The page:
Founder Alice Sharp, a former organiser of the Fourth Plinth programme, curates the project alongside Professor Peter Brimblecombe.

“He’s an atmospheric chemist who researches air pollution,” she recalls of their first meeting. “He told me that he measures dust through time. And I thought, ‘that sounds like an artist’s project, not a scientist’s.’

“If a scientist is doing that, there might be lots of artists who are interested in his and other scientist’s ideas and research.”

Sharp enlisted the imagination of Deller, whose Turner-winning 2004 film, Memory Bucket, was made in the same Texas caves where he followed the bats, and the knowledge of Jones, a University College London Professor with 20 years of bat studies under her wing.

“There are lots of things which bats provide to humans,” says Jones, defining their “ecosystem services”, dispersing pollen among “things like mangoes, bananas and crops like tequila.”
 
Almost three-quarters of the UK bat population disappeared during the last century. If no action is taken, one in five species face extinction in the next 50 years.

“This is about new ways of monitoring wildlife,” she adds.

“As a scientist, I try to look at these trends in wildlife patterns and predict what will happen in the future – and what effect it will have on us.”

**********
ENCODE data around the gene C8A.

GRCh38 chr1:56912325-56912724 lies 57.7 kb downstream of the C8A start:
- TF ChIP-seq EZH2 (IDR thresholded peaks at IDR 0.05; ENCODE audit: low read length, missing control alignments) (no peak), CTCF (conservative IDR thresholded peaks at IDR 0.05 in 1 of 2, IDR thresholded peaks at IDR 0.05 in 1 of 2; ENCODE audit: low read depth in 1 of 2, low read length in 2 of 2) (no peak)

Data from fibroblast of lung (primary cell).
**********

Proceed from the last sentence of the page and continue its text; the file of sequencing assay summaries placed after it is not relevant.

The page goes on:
• Visit Bats in Space for sounds and videos. Walks take place 9pm daily from Pudding Mill Dockland Light Railway Station. Tickets £5/£3, book online.

Bat facts:

  • Scientists have found a trade off between brain size and testicle size in bats – “smarter bats have smaller balls”, according to Bats in Space. Relative to body size, bat testicles are around eight times the size of human testicles.

  • The 30 million Mexican free-tailed bats from Bracken Cave in Texas (near where Jeremy Deller’s film Memory Bucket is set) eat 250 tons of insects every summer night.

  • Most bat mothers give birth to only a single pup each year, making them very vulnerable to extinction. Bats are the slowest reproducing mammals on earth for their size.

  • The world's smallest mammal is the bumblebee bat of Thailand, which weighs about as much as a five pence piece and is critically endangered due to habitat loss.

  • The pallid bat of western North America is totally immune to the stings of the scorpions and centipedes upon which it feeds.

  • The first example of fellatio in animals has been found in bats.

  • There are more than 1,200 known species of bats – about 20 percent of all mammal species. Most of these bats are small enough to fit in the palm of your hand.

  • Many important agricultural plants, such as bananas, peaches, breadfruit, mangoes, cashews, almonds, dates and figs rely on bats for pollination and seed dispersal.

  • All bats can see, but they have developed the use of echolocation for navigating and hunting at night. The echoes of their high-frequency sounds bounce back from even the smallest objects, giving them an exact location, size and even texture.

  • Vampire bats adopt orphans, and are one of the few mammals known to risk their own lives to share food with less fortunate roost-mates.